The film also has an answer for why everyone in the isolated rural community where it’s set behaves so strangely knowing. From Big John, owner of the general store, and his brother, Sheriff Carradine (whose names combine, Voltron-like, to form one of the werewolf actors in The Howling) to Doc Howard (who has the same surname as a certain Teen Wolf), who examines Jack’s wound and tells him “life for you is about to change,” they all know what the score is from the start.

None is more smug about it, though, than the neighborly Reed Oliver (yes, screenwriter Wes C. Caefer went and took the name of the star of The Curse of the Werewolf and just reversed it), who arrives on their doorstep after Virginia has boarded up all the windows and doors and proceeds to bend her ear about the duality of man and how Jack has been given “The Gift” when all he’s really been given is the ability to turn into a creature (“What you might call a werewolf,” he says patronizingly) that looks a lot like the Cowardly Lion in The Wizard of Oz. As played by Patrick Muldoon (a fellow Starship Troopers vet), Reed is about an insufferable as they come, so it shouldn’t come as a surprise to anybody who the couple’s fuzzy visitor was. Similarly, when Virginia points out the coin jar full of silver dollars upon their arrival at the cabin, that all but guarantees they’ll be put to some use before the credits roll.

Shout Factory’s “The Howling” Statue

Sep. 12, 2019

Shout! Factory typically deals in deluxe home media movie releases, but this summer, they’ve teamed up with PCS Collectibles to bring werewolf fans something special:

…an exclusive, officially licensed and limited-edition statue based on Joe Dante’s classic werewolf film THE HOWLING. This special offer comes in two variants – one available at and the other for pick up at San Diego Comic-Con 2019.

This statue looks like a scaled-down, simplified version of the two-foot-tall monster PCS released in 2016.

Unless you have a time machine, you’re too late to get in line for one of the Comic-Con variants, but the version is still available – and it’s marked down to $64.99 USD!

link via
Ed Lee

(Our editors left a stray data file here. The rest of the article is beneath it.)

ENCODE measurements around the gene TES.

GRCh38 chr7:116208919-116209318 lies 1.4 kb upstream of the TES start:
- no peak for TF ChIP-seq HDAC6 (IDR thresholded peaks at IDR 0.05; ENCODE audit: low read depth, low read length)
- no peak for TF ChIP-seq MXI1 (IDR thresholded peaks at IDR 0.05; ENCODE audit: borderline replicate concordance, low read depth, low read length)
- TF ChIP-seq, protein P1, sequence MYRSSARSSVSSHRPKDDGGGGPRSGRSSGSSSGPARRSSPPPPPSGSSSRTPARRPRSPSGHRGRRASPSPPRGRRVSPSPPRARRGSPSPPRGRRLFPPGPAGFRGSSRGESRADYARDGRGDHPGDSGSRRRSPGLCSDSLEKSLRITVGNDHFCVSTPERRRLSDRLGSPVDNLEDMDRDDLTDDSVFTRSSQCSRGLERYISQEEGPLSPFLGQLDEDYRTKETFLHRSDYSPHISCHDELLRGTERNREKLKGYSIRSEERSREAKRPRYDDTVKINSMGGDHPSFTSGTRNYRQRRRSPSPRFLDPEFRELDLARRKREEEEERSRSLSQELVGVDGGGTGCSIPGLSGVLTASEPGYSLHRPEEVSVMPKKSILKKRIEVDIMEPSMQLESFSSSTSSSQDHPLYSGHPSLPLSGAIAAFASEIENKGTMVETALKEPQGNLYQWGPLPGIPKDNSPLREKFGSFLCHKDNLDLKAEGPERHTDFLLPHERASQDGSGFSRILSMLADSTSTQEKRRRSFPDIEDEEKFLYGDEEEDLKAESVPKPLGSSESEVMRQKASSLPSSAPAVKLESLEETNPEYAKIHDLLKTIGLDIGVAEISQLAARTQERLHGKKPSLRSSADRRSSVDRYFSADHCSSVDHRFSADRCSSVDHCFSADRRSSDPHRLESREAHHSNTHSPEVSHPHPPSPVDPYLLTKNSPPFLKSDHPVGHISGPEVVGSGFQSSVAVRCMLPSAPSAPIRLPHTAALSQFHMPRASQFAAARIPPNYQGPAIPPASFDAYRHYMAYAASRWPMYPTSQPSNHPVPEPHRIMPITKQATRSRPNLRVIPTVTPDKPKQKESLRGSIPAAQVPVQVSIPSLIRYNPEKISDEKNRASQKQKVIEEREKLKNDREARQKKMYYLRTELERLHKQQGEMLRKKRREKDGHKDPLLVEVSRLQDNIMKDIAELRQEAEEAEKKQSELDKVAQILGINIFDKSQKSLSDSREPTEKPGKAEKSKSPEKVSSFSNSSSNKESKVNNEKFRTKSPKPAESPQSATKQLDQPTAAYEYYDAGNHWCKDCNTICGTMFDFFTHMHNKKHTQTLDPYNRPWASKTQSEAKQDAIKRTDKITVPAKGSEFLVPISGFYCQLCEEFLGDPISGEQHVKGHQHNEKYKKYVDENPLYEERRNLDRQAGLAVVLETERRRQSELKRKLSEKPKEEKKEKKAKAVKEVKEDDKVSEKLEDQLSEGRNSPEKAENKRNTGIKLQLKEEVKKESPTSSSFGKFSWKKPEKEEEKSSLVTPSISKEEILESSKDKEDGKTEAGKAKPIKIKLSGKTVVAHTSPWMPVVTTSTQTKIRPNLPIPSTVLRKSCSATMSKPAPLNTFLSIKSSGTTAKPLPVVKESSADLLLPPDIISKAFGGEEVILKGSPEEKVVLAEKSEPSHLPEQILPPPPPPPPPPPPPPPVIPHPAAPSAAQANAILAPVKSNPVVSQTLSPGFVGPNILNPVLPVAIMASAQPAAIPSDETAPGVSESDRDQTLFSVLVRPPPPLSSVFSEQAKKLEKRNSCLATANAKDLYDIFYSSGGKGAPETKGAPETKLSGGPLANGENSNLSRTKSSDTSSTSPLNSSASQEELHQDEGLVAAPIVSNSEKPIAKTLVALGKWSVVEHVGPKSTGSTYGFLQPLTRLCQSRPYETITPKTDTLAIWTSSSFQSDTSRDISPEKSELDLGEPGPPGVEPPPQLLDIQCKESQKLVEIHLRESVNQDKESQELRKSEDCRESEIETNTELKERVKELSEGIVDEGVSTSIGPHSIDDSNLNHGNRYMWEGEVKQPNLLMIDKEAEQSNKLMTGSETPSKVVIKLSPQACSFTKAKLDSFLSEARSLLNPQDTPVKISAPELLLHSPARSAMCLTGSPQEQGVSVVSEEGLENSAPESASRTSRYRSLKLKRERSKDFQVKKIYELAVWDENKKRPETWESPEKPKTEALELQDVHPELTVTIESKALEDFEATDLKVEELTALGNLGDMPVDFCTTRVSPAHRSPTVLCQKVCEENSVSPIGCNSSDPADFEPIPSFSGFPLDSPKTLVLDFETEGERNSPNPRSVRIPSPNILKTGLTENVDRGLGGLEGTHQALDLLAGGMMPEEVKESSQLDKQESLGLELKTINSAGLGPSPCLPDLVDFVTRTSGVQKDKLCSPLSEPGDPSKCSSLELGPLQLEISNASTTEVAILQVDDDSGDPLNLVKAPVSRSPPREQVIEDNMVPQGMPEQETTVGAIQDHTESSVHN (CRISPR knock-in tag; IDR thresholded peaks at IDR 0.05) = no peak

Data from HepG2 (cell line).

San Diego’s one-night-only Horrorgasm art & entertainment event

Sep. 11, 2019

Friend of the site Jenn Cooksey emailed me to tell me about Horrorgasm, an upcoming San Diego event that celebrates the beauty of horror. She writes:

A few San Diego artists and I have collaborated to create Horrorgasm, San Diego’s First Horror themed art and entertainment event. Since I’m such a huge werewolf fan, there will be plenty of werewolf art on display. I’ll also be creating a werewolf art piece exclusively for Horrorgasm.

What else is there to know? What else is going on? Plenty!

Horrorgasm is a one-night-only celebration of horror and all things creepy, spooky and macabre. The event will feature an Art gallery, an artisan marketplace, live performances, live readings of chilling tales, and our version of an escape room, the Horrorgasm Survival Chamber. Horrogasm’s curated artists and performers will explore this year’s themes of Monsters, Maniacs, The Paranormal, and the Surreal.

You can check out the scene yourself on Saturday, October 26th, at Queen Bee’s Arts and Cultural Center in San Diego’s North Park neighbourhood. Tickets are $15 for adults, $5 for kids. If you’re interested in being a vendor or participating artist, it looks like applications are still open!

link via
Jenn Cooksey

“Hellhound” Werewolf Zombie sculpt by DARKTYPE

Sep. 7, 2019

“Hellhound” Werewolf Zombie sculpt by DARKTYPE featured image

The head of a zombified werewolf, cast in what appears to be pink resin (image: DARKTYPE)

I saw this outstanding werewolf zombie sculpt by DARKTYPE in a friend’s Instagram stories a few days ago and I’ve had it open in a browser tab ever since.

In practical terms, I was waiting until I had a free moment to write this post, but I think I was also hoping that if I just looked at it a lot, a “buy” button would magically appear, and if I clicked it, the completed sculpt would appear on a shelf behind me.

That button never appeared, though, because magical realism is a cruel joke meant to instill false hope in those of us who live in a world so broken that we have to use PayPal.

Many of DARKTYPE’s handmade creations appear in his Etsy store, but if you’re interested in purchasing this Hellhound once it’s complete, you can DM him on Instagram, or reach him via the email address in his bio.